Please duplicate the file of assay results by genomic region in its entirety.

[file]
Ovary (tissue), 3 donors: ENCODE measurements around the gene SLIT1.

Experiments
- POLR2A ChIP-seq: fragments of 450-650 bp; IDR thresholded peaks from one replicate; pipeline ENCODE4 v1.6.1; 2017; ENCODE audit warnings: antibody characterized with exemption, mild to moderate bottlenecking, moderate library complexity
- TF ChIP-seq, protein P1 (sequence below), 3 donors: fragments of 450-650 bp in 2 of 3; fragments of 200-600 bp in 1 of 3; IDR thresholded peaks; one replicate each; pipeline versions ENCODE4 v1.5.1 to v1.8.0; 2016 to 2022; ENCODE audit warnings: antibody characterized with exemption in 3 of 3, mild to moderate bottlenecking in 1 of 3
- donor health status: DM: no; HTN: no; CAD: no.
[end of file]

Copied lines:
Ovary (tissue), 3 donors: ENCODE measurements around the gene SLIT1.

Experiments
- POLR2A ChIP-seq: fragments of 450-650 bp; IDR thresholded peaks from one replicate; pipeline ENCODE4 v1.6.1; 2017; ENCODE audit warnings: antibody characterized with exemption, mild to moderate bottlenecking, moderate library complexity
- TF ChIP-seq, protein P1 (sequence below), 3 donors: fragments of 450-650 bp in 2 of 3; fragments of 200-600 bp in 1 of 3; IDR thresholded peaks; one replicate each; pipeline versions ENCODE4 v1.5.1 to v1.8.0; 2016 to 2022; ENCODE audit warnings: antibody characterized with exemption in 3 of 3, mild to moderate bottlenecking in 1 of 3
- donor health status: DM: no; HTN: no; CAD: no.